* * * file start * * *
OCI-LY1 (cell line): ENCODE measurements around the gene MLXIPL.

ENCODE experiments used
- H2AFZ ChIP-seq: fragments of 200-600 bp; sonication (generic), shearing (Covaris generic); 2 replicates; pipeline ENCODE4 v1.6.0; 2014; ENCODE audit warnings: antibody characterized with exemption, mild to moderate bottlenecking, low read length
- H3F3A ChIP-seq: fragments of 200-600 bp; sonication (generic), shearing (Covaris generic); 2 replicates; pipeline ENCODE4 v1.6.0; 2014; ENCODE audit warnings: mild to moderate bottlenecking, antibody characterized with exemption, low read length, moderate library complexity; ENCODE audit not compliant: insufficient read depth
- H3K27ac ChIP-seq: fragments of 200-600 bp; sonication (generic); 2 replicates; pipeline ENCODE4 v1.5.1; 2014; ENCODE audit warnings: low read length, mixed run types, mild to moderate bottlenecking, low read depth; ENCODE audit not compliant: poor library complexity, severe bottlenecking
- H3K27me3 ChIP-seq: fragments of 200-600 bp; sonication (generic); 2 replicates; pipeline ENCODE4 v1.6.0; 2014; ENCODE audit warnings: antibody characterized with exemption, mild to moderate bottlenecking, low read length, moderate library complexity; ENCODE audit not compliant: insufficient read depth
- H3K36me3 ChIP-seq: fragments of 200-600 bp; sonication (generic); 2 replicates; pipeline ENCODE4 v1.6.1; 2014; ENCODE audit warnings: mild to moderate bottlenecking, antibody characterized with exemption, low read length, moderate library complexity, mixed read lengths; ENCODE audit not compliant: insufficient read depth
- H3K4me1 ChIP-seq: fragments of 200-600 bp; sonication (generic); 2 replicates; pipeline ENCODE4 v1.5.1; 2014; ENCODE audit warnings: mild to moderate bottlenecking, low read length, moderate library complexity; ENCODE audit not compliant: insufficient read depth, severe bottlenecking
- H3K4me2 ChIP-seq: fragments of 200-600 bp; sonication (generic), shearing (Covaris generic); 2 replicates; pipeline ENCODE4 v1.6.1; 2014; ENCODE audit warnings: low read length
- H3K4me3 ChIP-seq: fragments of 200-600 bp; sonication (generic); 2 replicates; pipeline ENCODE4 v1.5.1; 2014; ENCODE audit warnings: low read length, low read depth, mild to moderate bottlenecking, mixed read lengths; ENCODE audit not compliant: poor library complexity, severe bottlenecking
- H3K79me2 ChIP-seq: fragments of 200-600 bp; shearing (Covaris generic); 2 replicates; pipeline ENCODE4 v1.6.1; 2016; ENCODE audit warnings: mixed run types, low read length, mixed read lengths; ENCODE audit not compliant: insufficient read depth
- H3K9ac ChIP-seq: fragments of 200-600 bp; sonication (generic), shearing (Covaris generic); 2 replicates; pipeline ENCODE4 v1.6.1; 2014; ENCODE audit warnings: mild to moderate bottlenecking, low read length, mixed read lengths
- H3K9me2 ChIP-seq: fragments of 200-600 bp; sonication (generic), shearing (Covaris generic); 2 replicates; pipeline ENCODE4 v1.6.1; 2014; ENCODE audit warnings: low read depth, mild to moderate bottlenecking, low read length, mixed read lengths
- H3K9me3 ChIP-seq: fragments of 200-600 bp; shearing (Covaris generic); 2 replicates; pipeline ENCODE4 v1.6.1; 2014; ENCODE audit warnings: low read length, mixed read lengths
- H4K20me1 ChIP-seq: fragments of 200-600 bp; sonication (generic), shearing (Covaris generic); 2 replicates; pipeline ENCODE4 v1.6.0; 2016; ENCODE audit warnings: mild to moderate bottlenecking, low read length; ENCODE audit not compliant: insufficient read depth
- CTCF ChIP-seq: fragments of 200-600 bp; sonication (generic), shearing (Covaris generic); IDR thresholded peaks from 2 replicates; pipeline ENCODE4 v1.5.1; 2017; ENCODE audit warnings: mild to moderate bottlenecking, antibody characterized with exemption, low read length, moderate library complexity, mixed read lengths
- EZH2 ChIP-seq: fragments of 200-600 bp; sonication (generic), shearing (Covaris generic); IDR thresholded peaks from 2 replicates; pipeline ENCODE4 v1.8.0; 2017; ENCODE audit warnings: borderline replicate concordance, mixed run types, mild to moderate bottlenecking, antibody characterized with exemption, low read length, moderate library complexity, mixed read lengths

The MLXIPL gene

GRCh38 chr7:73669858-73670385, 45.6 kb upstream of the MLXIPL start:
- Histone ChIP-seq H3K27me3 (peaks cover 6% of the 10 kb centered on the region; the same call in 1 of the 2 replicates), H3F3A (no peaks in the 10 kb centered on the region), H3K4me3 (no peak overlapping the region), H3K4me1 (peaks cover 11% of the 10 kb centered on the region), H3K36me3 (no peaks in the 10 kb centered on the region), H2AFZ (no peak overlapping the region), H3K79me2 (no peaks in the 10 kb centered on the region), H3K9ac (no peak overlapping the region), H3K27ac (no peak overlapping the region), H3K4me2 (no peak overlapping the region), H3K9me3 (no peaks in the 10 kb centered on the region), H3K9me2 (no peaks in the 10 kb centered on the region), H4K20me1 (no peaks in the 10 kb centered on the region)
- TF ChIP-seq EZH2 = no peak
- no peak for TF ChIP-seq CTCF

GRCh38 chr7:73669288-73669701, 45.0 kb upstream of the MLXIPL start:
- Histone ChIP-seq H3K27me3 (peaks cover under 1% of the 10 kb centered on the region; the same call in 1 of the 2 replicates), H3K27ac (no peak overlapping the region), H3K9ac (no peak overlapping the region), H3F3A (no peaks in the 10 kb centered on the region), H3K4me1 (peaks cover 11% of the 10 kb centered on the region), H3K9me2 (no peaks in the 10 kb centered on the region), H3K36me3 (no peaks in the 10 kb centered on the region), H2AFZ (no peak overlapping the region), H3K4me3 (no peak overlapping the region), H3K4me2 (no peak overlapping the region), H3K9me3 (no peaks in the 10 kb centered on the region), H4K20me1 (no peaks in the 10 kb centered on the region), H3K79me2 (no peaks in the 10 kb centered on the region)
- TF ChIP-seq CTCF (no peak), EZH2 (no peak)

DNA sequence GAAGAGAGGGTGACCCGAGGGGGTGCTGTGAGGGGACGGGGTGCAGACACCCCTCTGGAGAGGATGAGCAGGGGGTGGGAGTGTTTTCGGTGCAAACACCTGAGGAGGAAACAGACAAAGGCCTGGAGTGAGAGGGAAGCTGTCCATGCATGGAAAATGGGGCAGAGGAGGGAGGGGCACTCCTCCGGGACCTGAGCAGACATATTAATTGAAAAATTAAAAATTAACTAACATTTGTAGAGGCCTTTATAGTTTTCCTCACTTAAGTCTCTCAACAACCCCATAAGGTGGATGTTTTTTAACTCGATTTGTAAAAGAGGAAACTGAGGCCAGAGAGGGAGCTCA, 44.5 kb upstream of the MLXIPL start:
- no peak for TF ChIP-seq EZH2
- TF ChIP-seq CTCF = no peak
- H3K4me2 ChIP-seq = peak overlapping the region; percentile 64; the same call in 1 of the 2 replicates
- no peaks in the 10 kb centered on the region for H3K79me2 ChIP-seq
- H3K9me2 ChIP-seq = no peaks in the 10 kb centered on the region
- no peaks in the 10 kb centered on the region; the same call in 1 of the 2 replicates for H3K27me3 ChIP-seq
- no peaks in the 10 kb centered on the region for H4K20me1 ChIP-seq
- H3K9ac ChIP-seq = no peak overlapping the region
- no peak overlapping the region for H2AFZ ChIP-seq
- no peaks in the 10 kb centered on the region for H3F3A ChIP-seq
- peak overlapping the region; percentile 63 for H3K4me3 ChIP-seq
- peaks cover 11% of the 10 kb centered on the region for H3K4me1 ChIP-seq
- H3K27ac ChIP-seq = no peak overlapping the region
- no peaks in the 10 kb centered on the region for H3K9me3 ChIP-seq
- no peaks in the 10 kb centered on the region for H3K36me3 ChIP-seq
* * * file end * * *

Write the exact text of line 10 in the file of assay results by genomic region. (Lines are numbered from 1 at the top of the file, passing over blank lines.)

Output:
- H3K4me3 ChIP-seq: fragments of 200-600 bp; sonication (generic); 2 replicates; pipeline ENCODE4 v1.5.1; 2014; ENCODE audit warnings: low read length, low read depth, mild to moderate bottlenecking, mixed read lengths; ENCODE audit not compliant: poor library complexity, severe bottlenecking